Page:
Prize Money & The Race Program are inextricably linked to the future of the thoroughbred as well as to the sport.

As a breeder as well as an owner, the program and the funding of it, is imperative to the survival of studs and to the thoroughbred racehorse.  Trade at the sales for all but the very highest level of horses has been poor of late.  Most breeders are small operators and happy to breed to less fashionable stallions.  This not only retains the

prize money distribution

BHA Statistics show that 80% of races (ie. Cl4 and below) earn only 35% of the prize fund – this cannot be right or fair!

depth of the gene pool, but offers a market for horses to the majority of owners who do not have the 6 or 7 figure budgets of the large racing operations.  It is important then that the majority of owners, racing in the majority of races (80% of races are at class 4 and below), can hope to win decent prize-money and ensure this part of the industry is thriving at the sales.  It is this level, after all that is not just the grass-roots, but also the foundation, of all racing in the UK for without them, over 80% of the funding for prizes would not be found.  Which brings us back to the original point – that prize money should be more fairly distributed.  For more on this see my previous blog by clicking here

In order to make racing even more popular, it needs to attract the public not through alcohol fuelled betting, but by showing how it is part of the history and fabric of society.  Flooding the program with races which, either through timing or the race conditions, see match races and low field numbers, will not attract spectators.  By projecting racing as a story of endeavour and hope, whilst making things like the Jockey Championship more relevant by reflecting the whole season, rather than a limited part of it, will bring racing back more firmly into the public perception.  We all became owners following an introduction to the sport so we need to ensure this continues, in order to ensure new owners join in.

Welfare

The ROA, together with the other Horsemen Group members, works with the BHA to ensure the welfare of our horses is paramount.  There are some that say that by discussing it in the industry, we are enabling those that would have this sport banned.   The fact is, we are not telling them anything they do not already know – or should I say think they know.  There is a diminishing return in countering their arguments with pictures of horses being well cared for by their trainers and grooms – because the “antis” have made their minds up and whatever we show is the “exception” rather than the rule in their minds.  And of course when a horse is injured on the track, they shout that the reason we do care for the horses is through a sense of guilt and we do it to assuage ourselves of the underlying fact that we send our horses out to die every time they race – or worse still, cast them aside to the vivisectionists!  We should not rise to these lies, but instead prove them wrong.  (Click here to see my previous blog on this issue)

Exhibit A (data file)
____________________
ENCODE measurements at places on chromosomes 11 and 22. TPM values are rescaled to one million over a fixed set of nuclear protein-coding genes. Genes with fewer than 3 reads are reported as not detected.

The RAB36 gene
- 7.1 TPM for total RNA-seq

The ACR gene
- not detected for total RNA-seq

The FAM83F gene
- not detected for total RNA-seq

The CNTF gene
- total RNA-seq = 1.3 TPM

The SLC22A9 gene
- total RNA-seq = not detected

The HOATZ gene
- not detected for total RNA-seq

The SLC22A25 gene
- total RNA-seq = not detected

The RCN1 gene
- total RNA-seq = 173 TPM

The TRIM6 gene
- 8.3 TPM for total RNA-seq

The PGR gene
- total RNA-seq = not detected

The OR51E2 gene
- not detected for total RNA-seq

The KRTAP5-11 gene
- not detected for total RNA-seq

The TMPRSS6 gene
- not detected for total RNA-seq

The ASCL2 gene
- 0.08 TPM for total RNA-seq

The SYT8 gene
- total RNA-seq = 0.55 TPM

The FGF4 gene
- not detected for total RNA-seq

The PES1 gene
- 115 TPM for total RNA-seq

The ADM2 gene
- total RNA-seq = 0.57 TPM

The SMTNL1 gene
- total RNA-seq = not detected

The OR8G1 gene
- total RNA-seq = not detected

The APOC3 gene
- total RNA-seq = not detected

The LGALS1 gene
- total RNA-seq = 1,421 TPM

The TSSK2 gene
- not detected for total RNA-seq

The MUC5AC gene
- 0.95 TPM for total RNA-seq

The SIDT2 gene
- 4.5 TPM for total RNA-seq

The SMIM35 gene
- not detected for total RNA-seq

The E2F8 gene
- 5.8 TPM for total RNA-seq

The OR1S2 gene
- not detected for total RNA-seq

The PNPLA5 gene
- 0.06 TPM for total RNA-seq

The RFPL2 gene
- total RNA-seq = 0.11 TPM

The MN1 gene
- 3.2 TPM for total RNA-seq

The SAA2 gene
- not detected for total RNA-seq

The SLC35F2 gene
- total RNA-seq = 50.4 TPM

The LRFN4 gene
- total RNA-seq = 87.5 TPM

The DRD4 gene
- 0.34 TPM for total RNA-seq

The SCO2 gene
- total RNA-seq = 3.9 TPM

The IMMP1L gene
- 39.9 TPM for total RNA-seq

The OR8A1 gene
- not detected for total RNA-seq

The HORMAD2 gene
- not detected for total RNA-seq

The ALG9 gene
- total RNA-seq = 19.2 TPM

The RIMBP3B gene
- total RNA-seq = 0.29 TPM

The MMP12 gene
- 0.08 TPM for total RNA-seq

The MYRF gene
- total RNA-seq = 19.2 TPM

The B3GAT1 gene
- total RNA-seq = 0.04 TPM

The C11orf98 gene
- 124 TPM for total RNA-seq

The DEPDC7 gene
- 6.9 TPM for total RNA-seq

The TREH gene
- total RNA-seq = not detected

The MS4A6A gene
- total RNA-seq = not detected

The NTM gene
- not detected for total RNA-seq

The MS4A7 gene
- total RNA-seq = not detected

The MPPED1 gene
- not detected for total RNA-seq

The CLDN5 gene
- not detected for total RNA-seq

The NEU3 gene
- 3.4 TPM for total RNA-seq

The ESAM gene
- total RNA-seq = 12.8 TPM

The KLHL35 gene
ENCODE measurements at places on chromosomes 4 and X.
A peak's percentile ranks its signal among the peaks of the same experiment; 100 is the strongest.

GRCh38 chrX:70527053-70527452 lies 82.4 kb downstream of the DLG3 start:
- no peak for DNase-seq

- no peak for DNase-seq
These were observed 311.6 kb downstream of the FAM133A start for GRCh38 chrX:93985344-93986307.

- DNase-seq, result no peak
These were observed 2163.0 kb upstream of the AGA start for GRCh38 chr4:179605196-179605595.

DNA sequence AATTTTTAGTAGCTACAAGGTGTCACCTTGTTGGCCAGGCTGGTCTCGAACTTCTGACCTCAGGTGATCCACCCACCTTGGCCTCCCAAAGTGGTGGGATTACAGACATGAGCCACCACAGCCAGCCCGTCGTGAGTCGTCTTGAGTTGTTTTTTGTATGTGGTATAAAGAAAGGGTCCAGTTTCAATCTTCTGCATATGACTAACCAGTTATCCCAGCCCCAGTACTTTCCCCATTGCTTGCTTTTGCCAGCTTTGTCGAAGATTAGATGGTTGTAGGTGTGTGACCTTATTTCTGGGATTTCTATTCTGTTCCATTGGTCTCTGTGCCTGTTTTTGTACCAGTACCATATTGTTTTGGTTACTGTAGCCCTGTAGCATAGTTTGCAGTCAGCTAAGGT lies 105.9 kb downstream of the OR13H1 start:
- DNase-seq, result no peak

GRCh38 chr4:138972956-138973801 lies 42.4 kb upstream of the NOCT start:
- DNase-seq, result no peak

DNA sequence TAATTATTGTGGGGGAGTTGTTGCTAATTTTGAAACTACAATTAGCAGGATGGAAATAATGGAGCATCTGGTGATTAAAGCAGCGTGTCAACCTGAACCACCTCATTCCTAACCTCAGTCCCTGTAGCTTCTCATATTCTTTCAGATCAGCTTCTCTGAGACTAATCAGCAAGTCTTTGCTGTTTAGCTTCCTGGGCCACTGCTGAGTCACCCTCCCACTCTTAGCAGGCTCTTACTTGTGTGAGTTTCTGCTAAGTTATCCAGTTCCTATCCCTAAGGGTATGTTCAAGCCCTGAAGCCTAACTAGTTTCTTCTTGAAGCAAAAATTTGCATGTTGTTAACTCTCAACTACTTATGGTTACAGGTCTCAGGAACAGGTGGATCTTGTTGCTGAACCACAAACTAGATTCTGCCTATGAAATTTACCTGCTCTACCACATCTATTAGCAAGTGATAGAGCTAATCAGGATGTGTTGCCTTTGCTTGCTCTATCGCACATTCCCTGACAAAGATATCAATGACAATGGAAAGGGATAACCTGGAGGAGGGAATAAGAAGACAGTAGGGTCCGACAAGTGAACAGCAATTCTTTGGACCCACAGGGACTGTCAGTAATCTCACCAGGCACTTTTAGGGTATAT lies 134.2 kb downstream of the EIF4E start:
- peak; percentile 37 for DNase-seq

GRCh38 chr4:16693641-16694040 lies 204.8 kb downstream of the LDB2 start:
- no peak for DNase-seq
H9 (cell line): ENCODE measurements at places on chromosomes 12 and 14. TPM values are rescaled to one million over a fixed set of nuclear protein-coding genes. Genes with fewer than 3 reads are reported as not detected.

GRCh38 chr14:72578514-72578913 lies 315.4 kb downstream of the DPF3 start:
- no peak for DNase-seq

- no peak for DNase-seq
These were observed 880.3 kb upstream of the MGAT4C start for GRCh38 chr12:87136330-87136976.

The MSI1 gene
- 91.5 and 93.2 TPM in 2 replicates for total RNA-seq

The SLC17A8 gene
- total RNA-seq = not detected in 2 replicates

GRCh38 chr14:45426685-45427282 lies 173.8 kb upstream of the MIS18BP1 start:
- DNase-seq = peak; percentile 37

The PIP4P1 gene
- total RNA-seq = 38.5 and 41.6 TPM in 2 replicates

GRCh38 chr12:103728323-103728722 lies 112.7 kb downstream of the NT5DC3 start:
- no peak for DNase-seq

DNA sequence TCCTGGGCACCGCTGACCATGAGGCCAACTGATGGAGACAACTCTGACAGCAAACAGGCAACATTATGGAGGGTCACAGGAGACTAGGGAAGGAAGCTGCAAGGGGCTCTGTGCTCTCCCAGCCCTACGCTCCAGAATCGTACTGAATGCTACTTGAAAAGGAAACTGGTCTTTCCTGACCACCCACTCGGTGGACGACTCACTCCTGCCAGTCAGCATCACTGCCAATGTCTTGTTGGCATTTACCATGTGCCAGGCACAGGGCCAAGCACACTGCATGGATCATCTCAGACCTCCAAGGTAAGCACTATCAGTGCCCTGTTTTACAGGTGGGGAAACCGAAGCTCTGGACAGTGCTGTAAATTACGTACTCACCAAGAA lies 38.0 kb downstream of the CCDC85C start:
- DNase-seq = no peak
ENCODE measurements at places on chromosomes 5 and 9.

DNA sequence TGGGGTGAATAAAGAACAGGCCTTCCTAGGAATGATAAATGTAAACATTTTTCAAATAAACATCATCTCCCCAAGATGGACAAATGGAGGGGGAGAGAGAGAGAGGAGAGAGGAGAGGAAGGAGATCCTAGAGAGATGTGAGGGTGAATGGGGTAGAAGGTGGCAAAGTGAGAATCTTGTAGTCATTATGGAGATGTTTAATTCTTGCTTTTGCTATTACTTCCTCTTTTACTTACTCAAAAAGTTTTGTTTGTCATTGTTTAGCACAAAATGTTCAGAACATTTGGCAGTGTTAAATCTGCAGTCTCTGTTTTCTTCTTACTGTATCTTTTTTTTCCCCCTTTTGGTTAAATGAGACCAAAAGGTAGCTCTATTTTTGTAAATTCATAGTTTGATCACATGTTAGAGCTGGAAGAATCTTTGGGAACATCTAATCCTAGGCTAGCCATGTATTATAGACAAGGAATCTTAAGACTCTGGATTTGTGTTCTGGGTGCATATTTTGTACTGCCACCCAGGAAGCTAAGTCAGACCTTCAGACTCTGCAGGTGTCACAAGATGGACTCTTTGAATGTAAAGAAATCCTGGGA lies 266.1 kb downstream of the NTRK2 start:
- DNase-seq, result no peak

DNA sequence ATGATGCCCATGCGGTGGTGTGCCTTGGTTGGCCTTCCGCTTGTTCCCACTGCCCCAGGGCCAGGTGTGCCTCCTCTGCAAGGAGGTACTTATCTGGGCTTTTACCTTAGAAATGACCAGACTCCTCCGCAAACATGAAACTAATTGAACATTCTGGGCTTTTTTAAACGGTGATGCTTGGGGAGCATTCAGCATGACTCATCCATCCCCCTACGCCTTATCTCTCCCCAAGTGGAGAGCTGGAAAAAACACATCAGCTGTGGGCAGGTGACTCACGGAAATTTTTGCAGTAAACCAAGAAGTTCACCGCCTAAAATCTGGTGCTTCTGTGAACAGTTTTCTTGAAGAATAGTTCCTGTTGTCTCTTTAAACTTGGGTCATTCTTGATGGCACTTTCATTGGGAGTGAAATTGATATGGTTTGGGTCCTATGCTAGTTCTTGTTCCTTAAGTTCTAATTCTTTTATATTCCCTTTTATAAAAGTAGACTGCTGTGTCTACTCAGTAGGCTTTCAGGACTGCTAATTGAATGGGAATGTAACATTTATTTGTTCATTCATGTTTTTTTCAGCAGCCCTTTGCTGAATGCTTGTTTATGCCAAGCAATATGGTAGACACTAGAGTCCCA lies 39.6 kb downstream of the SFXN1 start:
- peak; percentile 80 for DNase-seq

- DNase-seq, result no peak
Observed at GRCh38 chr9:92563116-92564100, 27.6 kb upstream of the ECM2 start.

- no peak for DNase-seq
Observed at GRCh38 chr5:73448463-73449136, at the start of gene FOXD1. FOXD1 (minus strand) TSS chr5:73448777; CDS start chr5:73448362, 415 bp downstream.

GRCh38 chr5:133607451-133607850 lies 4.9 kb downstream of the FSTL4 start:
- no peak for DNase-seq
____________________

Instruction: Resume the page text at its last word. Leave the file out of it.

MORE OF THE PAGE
The approach that the BHA and the ROA need to take is not to defend against those who would not listen, but to confront their lies with facts and talk to the general public.  This will mean perhaps better data collection from those as yet not compelled to collect it (breeders, trainers, vets etc.) as we look at contributory factors to injury and other issues such as diets from birth, medical care, training regimes etc.  That said, we have a high level of data already, added to the excellent initiatives around rehoming, retraining and general welfare which is at the centre of this sport. We should not even aim these facts at those who have already made up their minds, but at the public who only ever see the reaction and propaganda in the 1 or 2 days after Aintree or Cheltenham, and do not understand that racing offers horses the best chance of a healthy and happy life, when compared to the many other horses across the UK who suffer injury and abuse.   As a member of the ROA Executive I will work to dispel the myths and build on the facts.

In Conclusion

Since entering into ownership, both in syndicates and as an individual owner,  and breeding horses through Abacus Bloodstock, I have always tried to spread the joy of being involved in this sport.  It is an industry in as much as we need to break even in the production of the horse, and we need to give owners a fighting chance, with a half decent horse, that they will cover at least some of their training fees.  However it is also the only sport where anyone, with any budget, can be part of a top flight sports team.  This is not possible in any other sport.  As an owner you can turn up with a horse for which you pay £100 per month and compete against Godolphin or Coolmore on equal terms.  I will never forget going to Lingfield Park with a horse I was given – only to beat a $450K import from America, ridden by Dettori, or going to Royal Ascot with a horse we bred, and seeing him lead home his side of the field (as ever the speed, and the winner, was on the other side!).  That is horse racing – that is what I want to share with people, be they existing owners, or twice a year punters.  Owners provide the most pivotal role in this wonderful sport and that is why I implore you to let me be your voice in the ROA elections.